by Jeremaiah M. Opiniano
MANILA—It’s not about fertility, but about people.
Demographers from the University of the Philippines said the country’s overall population policy, which is currently “too focused” on lessening population growth, should be changed to include the international migration of Filipinos.
“People are moving out, and people are the population. That’s very obvious,” said Nimfa Ogena, former director of the UP Population Institute.
Since population growth reduction remains to be the focus, Ogena observes Philippine population policy is “misconceived” to be wholly about fertility, and this puts occurrences such as the overseas exodus of Filipinos “into the background.”
“Unless we correct the misconception that population (policy) is about fertility, we can’t go anywhere,” she told the OFW Journalism Consortium.
In a paper about population and international migration, which Ogena wrote as early as 2003, she has maintained that fertility has been the anchor of Philippine population policy since the 1960s.
The clamor for population reform from demographers like Ogena came at a time when President Macapagal-Arroyo did not mention any population policy in her recent State-of-the-Nation Address.
Deputy executive director Mia Ventura of the Commission on Population confirmed the country’s current population policy is oriented” towards the family, towards regulating population growth, and towards reproductive health.”
However, the opportunity to include migration framework in the country’s population data has been lost as legislators failed to pass the 2006 national budget.
Without a budget, the National Statistics Office cancelled the conduct of the 2006 Census of Population and Housing.
Even preparatory activities by NSO, like the recruitment of data collectors and supervisors, cannot proceed, an August 4 statement by the agency said.
These delays, it added, could "compromise the quality of the data.”
The NSO is mandated by law to conduct a census every five or ten years. The last census it conducted was in 2000.
Despite this handicap, Ventura said PopCom will use quantitative and qualitative studies on Filipinos’ international migration, as well as the surveys of agencies such as NSO related to overseas migration by Filipinos, to discover the links between migration and demography.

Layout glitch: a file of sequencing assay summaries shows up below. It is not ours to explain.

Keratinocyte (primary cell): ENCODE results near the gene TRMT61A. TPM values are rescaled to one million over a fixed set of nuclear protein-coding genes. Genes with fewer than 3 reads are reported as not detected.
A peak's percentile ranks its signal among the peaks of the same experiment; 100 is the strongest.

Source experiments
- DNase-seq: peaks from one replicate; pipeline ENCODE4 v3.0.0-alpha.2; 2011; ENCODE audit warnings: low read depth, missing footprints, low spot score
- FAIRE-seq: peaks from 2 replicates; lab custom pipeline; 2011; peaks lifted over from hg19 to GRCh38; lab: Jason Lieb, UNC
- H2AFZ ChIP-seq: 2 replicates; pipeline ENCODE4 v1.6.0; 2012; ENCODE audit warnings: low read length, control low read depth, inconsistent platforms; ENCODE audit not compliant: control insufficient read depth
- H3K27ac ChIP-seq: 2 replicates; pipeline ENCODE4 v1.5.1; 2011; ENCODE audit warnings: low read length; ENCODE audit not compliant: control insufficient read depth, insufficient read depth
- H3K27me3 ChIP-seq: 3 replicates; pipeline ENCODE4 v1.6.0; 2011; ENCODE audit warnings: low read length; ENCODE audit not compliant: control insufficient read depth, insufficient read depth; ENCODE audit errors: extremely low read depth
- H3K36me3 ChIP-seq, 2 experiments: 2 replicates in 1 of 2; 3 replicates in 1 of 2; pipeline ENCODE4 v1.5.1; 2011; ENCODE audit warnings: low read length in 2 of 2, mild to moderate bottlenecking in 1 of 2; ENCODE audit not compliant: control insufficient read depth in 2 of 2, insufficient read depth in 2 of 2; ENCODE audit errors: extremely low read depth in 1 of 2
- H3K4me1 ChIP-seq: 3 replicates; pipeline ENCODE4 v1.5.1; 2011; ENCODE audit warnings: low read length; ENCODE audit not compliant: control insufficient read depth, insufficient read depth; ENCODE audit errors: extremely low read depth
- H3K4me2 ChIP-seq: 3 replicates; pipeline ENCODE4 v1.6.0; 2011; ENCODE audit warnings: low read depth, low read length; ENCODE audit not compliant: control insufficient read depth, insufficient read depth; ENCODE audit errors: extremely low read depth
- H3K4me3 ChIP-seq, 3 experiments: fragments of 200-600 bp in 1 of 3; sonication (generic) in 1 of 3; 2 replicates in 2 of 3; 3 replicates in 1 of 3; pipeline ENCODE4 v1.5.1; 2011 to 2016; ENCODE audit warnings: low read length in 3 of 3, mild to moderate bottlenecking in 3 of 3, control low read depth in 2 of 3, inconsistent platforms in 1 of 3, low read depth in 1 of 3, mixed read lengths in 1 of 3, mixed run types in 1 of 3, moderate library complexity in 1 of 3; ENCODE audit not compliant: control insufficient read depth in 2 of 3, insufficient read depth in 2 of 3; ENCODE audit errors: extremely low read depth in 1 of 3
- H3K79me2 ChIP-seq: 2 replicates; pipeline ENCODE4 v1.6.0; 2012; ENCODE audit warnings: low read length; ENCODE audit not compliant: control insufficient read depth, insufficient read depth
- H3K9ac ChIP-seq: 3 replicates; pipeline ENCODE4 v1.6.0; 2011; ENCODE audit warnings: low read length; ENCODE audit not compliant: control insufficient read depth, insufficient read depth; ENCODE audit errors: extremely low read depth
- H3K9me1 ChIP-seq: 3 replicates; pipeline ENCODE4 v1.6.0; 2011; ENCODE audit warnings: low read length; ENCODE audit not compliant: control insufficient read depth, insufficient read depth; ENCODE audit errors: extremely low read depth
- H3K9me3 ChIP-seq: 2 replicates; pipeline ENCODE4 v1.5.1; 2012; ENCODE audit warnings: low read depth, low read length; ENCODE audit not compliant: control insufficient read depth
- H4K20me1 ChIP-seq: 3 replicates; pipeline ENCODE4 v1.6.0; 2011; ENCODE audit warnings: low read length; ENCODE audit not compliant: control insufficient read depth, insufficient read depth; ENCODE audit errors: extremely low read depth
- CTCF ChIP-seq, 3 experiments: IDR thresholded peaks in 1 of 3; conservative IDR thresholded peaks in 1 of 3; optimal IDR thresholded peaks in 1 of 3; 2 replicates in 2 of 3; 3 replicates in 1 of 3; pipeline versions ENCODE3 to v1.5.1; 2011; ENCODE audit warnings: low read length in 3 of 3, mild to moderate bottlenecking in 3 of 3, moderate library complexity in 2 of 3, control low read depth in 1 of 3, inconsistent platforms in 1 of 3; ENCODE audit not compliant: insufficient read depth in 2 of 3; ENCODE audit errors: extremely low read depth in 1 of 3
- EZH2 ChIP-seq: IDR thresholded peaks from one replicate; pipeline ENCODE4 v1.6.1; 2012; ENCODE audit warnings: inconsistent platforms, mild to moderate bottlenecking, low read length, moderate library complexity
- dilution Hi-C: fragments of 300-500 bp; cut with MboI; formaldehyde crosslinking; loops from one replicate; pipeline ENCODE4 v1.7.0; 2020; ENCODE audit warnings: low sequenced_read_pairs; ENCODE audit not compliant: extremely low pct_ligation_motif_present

Fertility, mortality, and migration (both international and internal) are the three population processes involved in demography, says the Philippine Center for Population and Development in its website (www.pcpd.ph).
These three processes should be part of Philippine population policy, Ogena said, citing its impact on a country’s population “outcomes” (age-sex structure, etc.) and development “outcomes” (employment, educational and health statuses, income distribution, etc.).
The National Statistical Coordination Board said last May it expects country’s population growth rate to slow down by 2010, when the country would have an estimated 94 million people, from an estimated 85.2 million (2005 NSO projection).
In this population growth projection, the NSCB considered international migration as “negligible,” saying international migration “has little effect on the national total population.”
With the lack of current data, the NSCB appears to play it safe, especially in linking, for example, international migration and fertility.
Even Cabigon cautions against linking the two, citing figures from the 2000 Census.
She pointed out that 800,051 households with overseas Filipino worker (OFW) dependents have larger average family sizes than the 14,478,757 households without OFW dependents.
Some of these OFW households have members coming from the extended family, and the Census might have counted them, Cabigon added.“What the data warrant us to do is to ask further questions,” Raymundo said.
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